Traditionally, when people send money overseas, it's used in a way that most directly impacts families, such as by paying rent bills, grocery items or gasoline. According to a Filipino finance official, remittances may be exactly what countries need to fund improved job growth.
Speaking at the Philippine Services Sector Conference at the Sofitel Philippine Plaza Manila, Bangko Sentral ng Pilipinas deputy governor Diwa Guinigundo indicated that remittances could help stimulate the country's services sector, which is a key component of the Filipino economy.
“The BSP will continue to ensure that [overseas Filipino workers] gain better access to financial products and services by conducting various learning campaigns for a wider number of beneficiaries such as their families," said Guinigundo, according to BusinessWorld Online.
He added that investing may seem like something that's complicated and too detail-oriented to delve into, but BSP will help Filipinos who work in another country provide for their families so that they can understand what financial instruments are out there and whether they should invest. They may even want to invest in a small business.
Sittie Hannisah Butocan, economic research deputy director, noted at the conference that devoting remittances to investment makes sense, as it can yield higher returns, rather than none at all when it's put toward consumables.
Investments are more sustainable than non-tradable goods, and they will also have a multiplier effect on the services sector," Butocan told the news source.
Survey: Four in 10 Filipinos putting remittance earnings toward savings
It appears as though Filipinos may already be thinking about making more investments with remittance money. BusinessWorld Online notes that based on the most recent consumer expectations survey that was conducted by BSP, nearly 40 percent of respondents devoted at least a portion of remittance funds toward savings in the second quarter. That's up from just under 34 percent.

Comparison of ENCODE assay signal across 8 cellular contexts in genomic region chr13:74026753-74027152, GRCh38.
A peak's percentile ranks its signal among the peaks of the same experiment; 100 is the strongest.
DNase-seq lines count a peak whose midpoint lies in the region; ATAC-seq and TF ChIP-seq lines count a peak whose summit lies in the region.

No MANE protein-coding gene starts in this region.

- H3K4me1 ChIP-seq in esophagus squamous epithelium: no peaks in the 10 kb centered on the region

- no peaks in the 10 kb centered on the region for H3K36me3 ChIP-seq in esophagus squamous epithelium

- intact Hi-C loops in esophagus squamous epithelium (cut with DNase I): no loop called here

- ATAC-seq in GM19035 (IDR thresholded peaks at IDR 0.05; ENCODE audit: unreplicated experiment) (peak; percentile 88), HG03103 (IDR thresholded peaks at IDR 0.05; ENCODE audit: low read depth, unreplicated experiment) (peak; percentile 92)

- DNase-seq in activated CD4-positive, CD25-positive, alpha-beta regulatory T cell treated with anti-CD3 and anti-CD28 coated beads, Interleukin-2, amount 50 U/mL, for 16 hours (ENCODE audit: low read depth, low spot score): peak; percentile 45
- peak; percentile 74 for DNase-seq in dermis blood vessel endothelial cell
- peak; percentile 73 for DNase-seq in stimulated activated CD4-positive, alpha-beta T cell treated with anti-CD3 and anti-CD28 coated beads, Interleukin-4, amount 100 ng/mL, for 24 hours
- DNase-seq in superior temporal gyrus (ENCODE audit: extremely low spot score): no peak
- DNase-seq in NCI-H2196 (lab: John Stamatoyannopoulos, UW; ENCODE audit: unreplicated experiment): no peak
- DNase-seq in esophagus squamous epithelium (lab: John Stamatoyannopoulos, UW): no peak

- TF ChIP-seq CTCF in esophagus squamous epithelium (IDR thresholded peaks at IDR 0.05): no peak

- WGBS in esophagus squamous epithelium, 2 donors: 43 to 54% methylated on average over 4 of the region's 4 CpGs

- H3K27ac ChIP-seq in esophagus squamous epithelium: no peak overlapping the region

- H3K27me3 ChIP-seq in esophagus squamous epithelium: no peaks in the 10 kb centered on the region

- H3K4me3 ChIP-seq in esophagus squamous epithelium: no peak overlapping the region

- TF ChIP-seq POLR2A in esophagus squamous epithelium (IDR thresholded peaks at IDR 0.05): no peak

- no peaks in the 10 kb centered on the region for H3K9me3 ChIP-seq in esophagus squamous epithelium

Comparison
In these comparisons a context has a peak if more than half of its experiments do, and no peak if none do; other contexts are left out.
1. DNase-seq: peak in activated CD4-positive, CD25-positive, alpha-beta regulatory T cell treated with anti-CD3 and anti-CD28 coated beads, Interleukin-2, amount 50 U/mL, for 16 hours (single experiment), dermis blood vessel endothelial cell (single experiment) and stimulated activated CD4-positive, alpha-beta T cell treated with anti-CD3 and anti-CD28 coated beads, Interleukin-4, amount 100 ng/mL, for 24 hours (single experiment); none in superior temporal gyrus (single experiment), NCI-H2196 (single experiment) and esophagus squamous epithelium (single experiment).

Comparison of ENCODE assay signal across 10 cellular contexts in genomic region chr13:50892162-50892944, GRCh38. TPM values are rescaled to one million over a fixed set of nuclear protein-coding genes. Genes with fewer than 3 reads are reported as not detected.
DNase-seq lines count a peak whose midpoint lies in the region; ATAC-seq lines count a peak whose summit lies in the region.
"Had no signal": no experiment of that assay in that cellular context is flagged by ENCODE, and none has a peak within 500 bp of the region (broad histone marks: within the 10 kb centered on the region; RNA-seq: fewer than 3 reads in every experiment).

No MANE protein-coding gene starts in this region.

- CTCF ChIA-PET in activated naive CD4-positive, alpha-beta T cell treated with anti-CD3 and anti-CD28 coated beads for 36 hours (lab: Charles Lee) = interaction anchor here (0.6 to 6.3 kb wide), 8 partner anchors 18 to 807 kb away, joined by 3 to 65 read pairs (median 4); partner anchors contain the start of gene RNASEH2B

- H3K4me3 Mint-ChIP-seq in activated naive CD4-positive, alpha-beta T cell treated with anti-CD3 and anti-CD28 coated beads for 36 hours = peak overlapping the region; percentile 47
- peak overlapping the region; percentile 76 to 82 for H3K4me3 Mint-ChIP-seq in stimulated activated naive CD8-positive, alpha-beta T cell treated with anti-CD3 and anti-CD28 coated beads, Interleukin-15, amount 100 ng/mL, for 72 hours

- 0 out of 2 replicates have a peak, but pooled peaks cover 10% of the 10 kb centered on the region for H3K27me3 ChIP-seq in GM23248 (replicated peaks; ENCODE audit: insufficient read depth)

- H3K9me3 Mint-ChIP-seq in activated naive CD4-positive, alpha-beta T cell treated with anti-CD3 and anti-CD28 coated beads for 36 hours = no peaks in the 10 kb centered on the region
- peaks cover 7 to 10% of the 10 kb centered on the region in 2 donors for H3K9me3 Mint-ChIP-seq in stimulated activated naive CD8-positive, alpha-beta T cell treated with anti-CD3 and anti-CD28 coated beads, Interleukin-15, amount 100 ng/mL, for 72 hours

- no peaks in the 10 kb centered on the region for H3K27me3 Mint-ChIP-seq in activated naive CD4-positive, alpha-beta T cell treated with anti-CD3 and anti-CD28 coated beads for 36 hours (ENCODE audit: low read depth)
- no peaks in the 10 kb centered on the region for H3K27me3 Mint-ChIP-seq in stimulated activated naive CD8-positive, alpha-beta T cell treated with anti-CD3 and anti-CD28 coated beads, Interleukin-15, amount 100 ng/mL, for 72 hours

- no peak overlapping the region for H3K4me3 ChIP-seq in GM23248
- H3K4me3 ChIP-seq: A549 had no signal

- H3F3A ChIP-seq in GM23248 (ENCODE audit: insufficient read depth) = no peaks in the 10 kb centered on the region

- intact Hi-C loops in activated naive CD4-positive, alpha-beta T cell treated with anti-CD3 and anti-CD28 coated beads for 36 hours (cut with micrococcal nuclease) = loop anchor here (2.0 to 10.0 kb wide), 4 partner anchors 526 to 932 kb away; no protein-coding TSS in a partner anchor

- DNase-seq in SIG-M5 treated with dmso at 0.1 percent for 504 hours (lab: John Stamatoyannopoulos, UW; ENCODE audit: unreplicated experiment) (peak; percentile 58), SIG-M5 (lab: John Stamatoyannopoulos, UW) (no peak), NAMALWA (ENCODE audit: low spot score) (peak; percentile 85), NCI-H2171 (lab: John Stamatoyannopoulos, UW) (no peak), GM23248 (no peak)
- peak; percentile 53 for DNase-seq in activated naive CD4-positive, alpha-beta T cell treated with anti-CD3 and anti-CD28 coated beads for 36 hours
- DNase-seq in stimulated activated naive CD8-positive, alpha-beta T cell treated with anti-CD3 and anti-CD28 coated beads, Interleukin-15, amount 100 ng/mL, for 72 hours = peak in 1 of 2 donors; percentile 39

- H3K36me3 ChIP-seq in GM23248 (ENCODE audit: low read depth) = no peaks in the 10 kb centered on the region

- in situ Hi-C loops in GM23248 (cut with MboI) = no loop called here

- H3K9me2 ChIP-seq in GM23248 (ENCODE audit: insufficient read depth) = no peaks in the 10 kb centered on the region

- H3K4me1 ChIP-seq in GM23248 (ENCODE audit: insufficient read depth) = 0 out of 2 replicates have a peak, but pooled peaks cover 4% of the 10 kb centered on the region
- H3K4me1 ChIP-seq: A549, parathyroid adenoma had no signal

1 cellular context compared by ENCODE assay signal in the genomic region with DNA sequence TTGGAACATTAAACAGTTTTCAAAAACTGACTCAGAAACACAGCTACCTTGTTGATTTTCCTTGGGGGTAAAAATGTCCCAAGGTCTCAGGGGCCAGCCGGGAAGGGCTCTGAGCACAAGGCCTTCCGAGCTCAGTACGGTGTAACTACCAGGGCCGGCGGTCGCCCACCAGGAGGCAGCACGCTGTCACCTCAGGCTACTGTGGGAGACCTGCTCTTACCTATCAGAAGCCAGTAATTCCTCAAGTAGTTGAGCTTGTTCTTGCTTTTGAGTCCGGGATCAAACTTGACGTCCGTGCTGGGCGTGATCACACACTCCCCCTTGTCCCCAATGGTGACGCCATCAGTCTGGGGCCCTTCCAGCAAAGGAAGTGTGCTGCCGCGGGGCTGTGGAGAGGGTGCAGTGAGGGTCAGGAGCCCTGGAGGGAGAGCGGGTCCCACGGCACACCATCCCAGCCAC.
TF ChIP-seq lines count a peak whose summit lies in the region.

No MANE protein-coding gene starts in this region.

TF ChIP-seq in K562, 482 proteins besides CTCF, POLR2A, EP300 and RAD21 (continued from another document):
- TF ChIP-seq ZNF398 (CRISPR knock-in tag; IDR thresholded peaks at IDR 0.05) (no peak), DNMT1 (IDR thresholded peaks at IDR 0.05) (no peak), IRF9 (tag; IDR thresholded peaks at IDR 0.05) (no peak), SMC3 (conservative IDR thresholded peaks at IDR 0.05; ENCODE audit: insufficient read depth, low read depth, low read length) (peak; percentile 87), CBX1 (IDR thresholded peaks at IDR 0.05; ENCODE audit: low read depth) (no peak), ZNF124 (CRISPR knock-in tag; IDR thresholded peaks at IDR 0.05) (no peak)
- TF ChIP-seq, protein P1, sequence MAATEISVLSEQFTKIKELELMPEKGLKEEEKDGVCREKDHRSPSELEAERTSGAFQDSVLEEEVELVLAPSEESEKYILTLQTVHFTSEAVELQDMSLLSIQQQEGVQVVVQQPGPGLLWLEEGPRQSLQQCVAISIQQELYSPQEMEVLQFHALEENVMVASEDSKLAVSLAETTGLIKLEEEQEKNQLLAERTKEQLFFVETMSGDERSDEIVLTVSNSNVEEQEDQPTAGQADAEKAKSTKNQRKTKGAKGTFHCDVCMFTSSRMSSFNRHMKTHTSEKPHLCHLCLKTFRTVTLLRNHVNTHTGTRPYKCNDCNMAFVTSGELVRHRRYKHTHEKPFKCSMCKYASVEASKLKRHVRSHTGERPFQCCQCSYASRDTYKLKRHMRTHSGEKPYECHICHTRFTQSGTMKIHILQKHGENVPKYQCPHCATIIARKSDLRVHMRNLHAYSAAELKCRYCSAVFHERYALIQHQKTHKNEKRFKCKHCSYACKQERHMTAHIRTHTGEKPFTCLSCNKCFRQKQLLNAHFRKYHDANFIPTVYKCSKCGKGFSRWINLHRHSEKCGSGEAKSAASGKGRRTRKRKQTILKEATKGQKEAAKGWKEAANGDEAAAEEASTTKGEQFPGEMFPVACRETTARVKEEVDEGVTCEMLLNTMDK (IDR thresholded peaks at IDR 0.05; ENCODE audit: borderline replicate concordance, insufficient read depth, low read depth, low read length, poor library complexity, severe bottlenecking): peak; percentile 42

Guinigundo indicated that nothing is new about Filipinos putting remittances toward savings and investments. However, the potential of boosting the country's economy may be limitless if more consumers invest and make smart decisions in the process.
"[Overseas Filipino Worker] remittances are a major source of foreign exchange, they have helped spur private investments and consumption," he said during the conference, according to BusinessWorld Online. "But their full economic impact depends on Filipino households’ propensity to invest, and invest better."
As you're likely already aware, the Deferred Action for Childhood Arrivals program is in effect, affording many younger undocumented immigrants with the opportunity to stay within the country without having to fear being deported. But what you may not fully appreciate is just how many people within the U.S. have family at home that they are providing for, which is why immigrants came to the U.S. to begin with.
In an opinion piece for the National Journal, Andrew Wainer, senior immigration policy analyst at the Bread for the World Institute, recently wrote about these immigrants, how their work ethic and drive has improved the lives of their loved ones and the potential for their remittances to do more good than they have already.
While many parts of the world receive remittances, nowhere are people more reliant on them than in Mexico and Central America, Wainer states. In countries like Guatemala and Honduras, remittances have a major impact. The money sent home is put to use so families can send their children to school, eat nutritious meals, pay for medical visits and rent bills. Citing the International Fund for Agricultural Development, Wainer said remittances enable people to get back on their feet by lifting them out of trying economic conditions.
As much as remittances are already helping families better support themselves, Wainer says more can be done. For instance, in addition to providing for the material goods of families, an international money transfer could also be invested so that more jobs can be created. This would provide other workers the opportunity to work in their home country if they wanted to, rather than feeling compelled to come to the U.S. in order to improve their job-seeking prospects.
He added that remittance recipients could also benefit from a few educational courses on how to invest in sustainable enterprises, which would help make families' earnings go that much further.
Life, liberty and the pursuit of happiness – otherwise known as the American Dream – is an aspiration of all people, Wainer noted. Better integration and implementation of remittance policies can get everyone closer to achieving the American ideal.
Even in economically strong countries like the United States, an estimated one in every seven people are on food stamps. Brazil is another country that fares well in the economic realm, yet money problems can be issues for families. According to the World Bank, up to 21 percent of the population has struggled financially in recent years.